It’s been a while since I’ve posted any work in progress. I’m not sure that I want to post photos of uncompleted works, so I thought I would try a video update. Here goes …
This is an image from a workshop I did with the wonderful Kate Boyce at Northlight Art Studios. We spent the day learning how to layer collage, paint and image transfers using a range of techniques. After months of painting and intensive research for my BA course, it was wonderful to just play again! I’m wondering about using this technique to incorporate written memoir and other ephemera to do with memory.
LiteracyHead is a new online magazine providing resources for literacy educators. According to their website “A Literacyhead is someone who is intensely serious about exercising creative literacy, making connections across multiple literacies, pursuing thoughtful literacy as an individual and as a teacher, and constantly searching for ideas. Literacyheads may have expertise in different areas of literacy, but all are committed to children’s literacy, passionate about the arts, incessant thinkers, and display a propensity for having fun.” On this site, creative literacy is not just about words, but also about visual literacy – the art of reading pictures.
The other thing that these paintings have made me think about is working in series. When you present a series of works to a viewer, how much time do you want or expect them to spend looking at each individual painting? And how much of the meaning comes from them making connections between the paintings, and responding to a mood that gets built up by looking at them as a set? These questions may consciously or subconsciously influence my decisions about the level of finish or clarity that I give each individual painting. If I’m viewing them as a group, then I must expect the viewer to as well. And this will influence my decisions about how I hang them. Do I create a cluster of them, or do I space them out with plenty room around each one? This will also depend upon the space that I manage to get for my final show.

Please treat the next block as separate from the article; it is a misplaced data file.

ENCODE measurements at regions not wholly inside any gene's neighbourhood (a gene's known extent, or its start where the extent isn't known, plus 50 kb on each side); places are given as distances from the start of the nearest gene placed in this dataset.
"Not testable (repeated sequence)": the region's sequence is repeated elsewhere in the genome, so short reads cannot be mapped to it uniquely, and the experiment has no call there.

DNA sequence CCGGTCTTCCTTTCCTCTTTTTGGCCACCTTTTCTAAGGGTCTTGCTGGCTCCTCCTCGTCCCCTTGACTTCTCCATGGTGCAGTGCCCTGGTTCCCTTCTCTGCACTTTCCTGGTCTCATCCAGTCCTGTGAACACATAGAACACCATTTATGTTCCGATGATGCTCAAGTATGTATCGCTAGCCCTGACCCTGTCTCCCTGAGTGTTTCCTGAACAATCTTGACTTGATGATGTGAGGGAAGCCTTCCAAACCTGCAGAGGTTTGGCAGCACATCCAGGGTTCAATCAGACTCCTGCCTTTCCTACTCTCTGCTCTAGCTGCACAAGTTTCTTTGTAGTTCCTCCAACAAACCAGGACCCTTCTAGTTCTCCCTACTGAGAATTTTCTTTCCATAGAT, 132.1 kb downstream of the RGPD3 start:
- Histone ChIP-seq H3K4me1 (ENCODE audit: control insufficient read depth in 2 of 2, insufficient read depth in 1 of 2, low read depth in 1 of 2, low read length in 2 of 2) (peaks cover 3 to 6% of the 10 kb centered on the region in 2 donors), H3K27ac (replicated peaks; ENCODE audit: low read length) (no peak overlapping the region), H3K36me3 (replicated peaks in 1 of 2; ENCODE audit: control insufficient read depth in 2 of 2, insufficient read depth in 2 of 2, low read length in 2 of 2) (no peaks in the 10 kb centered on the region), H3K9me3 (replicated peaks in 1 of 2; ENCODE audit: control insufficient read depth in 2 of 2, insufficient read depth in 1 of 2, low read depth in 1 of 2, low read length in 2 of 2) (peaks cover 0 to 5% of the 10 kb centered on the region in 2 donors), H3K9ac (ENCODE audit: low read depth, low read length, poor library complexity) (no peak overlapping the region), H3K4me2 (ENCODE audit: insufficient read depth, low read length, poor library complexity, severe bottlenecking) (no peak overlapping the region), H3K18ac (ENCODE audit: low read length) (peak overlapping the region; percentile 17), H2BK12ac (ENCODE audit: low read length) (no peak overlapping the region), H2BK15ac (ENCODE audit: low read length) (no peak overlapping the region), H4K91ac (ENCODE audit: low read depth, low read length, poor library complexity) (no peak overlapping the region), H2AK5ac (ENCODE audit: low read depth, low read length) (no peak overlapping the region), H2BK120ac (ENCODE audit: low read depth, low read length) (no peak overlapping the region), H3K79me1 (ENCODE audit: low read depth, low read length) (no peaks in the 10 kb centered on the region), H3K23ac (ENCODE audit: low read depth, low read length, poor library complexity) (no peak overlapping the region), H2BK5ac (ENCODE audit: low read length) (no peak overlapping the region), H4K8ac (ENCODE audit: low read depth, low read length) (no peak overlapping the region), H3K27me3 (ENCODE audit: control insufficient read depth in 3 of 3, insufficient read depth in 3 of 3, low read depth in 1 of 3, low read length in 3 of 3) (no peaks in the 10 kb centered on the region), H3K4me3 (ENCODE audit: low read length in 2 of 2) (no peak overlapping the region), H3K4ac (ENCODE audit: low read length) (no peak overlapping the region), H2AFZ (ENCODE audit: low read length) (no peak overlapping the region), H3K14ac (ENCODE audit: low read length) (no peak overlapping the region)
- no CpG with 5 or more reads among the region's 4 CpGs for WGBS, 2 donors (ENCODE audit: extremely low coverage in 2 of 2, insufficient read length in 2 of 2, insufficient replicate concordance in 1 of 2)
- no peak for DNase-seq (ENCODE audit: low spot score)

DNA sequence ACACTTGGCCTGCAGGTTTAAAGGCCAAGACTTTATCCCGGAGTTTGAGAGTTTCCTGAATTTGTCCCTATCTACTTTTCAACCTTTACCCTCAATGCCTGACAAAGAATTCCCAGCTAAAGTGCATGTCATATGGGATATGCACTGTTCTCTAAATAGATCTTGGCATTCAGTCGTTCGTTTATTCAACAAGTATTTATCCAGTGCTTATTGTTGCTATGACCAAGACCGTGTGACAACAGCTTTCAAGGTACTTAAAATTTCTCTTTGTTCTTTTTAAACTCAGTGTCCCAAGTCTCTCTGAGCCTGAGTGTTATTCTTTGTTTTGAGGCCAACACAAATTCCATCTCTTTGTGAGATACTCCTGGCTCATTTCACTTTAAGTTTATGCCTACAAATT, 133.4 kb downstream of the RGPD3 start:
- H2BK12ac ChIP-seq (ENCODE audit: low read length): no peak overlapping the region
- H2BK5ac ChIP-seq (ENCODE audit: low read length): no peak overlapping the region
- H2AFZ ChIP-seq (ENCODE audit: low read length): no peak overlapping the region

Oil on paper 5″ x 7″
Another work in progress. I’ve reached the point after a long period of not knowing what to do with these where I now want to work on them again. I’ve been struggling with the balance between retaining the immediacy of my initial painted response to the photograph, and working it up into a more realised image. After a period of looking at these on the studio wall, I realised than I do want to work them up a bit more. I now have my work cut out to do this in time for them to dry before the show!
Oil on paper, image size 5″ x 5″
Another idea I was working on before Christmas which I will continue to work on as I get time. I was intrigued looking through photographs of myself over the years by the number of different roles I seemed to play. I went through some of the images and cropped my head and shoulders to create a series of ‘mugshots’. I am now working with these, initially painting them in the same format as they appear on the computer printout.